Internet users in Southeast Asia are confronted with a heavily regulated environment in which there are more restrictions being placed on freedom of expression. Despite technological advances, societies undergoing political transitions, such as Indonesia, Myanmar, and Thailand, have yet to enjoy the full democratic potentials of a free and independent media. Instead of top-down reforms for the media, these countries need policies that prioritize the public’s interests. Only with the meaning public’s meaningful participation of civil society can these reforms become sustainable while supporting democratization.
The romance between ASEAN citizens and social media lives on. Social media continues to shape a more integrated and digitally savvy regional community. It has proven that its people have set limitations due to geographical borders, customary social divides, economic status and perhaps national laws and policies. At 50, ASEAN and its member states must admit that social media is not just here to stay, but is and will remain a dynamic force to be reckoned with.
By Joel Mark Baysa Barredo, Jose Santos P. Ardivilla
The Indonesian case of homophobia (or even some other ASEAN countries) reveals that homosexuality issues are more complex and are more than just moral or immoral debates; they are about national reactions to the rapid transmission of global discourse, the dynamic of movements and counter-movements in democracy, and also the state’s multifaceted representation which place sexuality as a political issue of our contemporary time.
In Indonesia, marriage is considered as one of the most important phase of human development. It plays significant role in social life. In Indonesia, although not always, underage marriage is mostly because of love marriage. Although, poverty and premarital sex have considered as two significant factors contributing to child marriage in Indonesia.
Indonesia will be able to play a leading role in the fight against climate change, and gets a global significance. To that end, a political leadership is needed which is able to promote consistency between the declared commitment shown in international forums and genuine implementation efforts.
The oil palm is one of the most efficient oil crops in the world, yielding several times the amount produced by other major oil-bearing crops. Its high productivity, competitive price, accessibility for poor households, and versatile uses have driven exponential growth over the past 30 years (USDA-FAS 2009) and secured its place as one of the most important resources in the food industry today.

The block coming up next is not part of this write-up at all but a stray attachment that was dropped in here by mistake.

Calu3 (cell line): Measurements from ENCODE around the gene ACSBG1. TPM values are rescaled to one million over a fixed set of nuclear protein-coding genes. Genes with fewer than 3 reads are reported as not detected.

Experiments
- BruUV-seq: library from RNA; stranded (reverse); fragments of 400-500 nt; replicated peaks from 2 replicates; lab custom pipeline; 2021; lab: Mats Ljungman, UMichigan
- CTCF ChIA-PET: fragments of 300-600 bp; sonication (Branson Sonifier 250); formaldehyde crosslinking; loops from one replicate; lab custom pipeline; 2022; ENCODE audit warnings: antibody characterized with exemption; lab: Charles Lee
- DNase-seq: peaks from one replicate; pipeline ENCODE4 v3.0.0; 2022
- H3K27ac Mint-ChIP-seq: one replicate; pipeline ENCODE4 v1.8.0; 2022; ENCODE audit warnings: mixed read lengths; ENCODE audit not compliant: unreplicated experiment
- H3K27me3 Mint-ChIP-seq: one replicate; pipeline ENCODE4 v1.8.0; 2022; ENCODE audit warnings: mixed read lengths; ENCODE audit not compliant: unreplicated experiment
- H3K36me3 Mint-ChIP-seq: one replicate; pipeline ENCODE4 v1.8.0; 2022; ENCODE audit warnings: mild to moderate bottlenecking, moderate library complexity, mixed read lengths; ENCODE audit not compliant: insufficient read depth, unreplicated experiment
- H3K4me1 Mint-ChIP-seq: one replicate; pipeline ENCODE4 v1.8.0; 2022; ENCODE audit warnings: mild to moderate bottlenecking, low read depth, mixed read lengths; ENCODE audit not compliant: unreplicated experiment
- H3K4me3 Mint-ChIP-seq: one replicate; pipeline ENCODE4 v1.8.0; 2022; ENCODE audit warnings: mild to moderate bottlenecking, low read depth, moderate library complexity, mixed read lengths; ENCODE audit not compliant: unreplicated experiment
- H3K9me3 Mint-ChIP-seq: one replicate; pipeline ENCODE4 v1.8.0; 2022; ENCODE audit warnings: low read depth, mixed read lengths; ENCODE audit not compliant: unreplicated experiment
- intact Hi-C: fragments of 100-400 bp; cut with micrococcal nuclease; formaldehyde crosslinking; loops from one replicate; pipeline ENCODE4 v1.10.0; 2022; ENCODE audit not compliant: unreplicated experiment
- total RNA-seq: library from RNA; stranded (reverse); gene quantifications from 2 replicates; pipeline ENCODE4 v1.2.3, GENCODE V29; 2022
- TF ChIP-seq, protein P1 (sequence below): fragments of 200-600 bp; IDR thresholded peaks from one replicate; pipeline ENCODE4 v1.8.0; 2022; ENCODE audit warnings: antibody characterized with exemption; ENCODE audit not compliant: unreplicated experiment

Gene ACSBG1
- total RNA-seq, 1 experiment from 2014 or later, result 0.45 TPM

In late November 2016, rainbow colors broke through the black of mourning found everywhere in Bangkok, as 700 activists and allies from around the world arrived to participate in the largest ever world conference of the International Lesbian, Gay, Bisexual, Trans and Intersex Association (ILGA).
Dédé Oetomo stressed that the focus on the LGBT situation in Indonesia is because of the increased level of intolerance and homo- and transphobia in recent months. In spite of these worrisome trends, Dédé Oetomo see it as an opportunity that, because of the current crisis, the LGBT issue is now “on the table” and can be openly discussed in the public and policy spheres. He remains optimistic as he believes that Indonesian society is not per se homophobic and LGBT people have come a long way in terms of organizing.
A decade after former US Deputy Secretary of State Robert Zoellick urged China to become a “responsible stakeholder” (Zoellick 2005) in the international system, China started its so far biggest multilateral initiative, the Asian Infrastructure Investment Bank (AIIB). Early this year the bank opened for business and started to approve its first projects in Central, South and Southeast Asia
On 31 October 2016, the Institute of Security and International Studies (ISIS Thailand) organized the Public Forum titled “What’s AIIB All About? China, Asia and A Contested Global Order” in cooperation with Heinrich Böll Stiftung Southeast Asia (hbs) and Chulalongkorn University. The event hosted speakers from a variety of backgrounds to comment on the report “Making Inroads: Chinese Infrastructure Investment in ASEAN and Beyond”, authored by Mark Grimsditch of Inclusive Development International (IDI) with the support of hbs.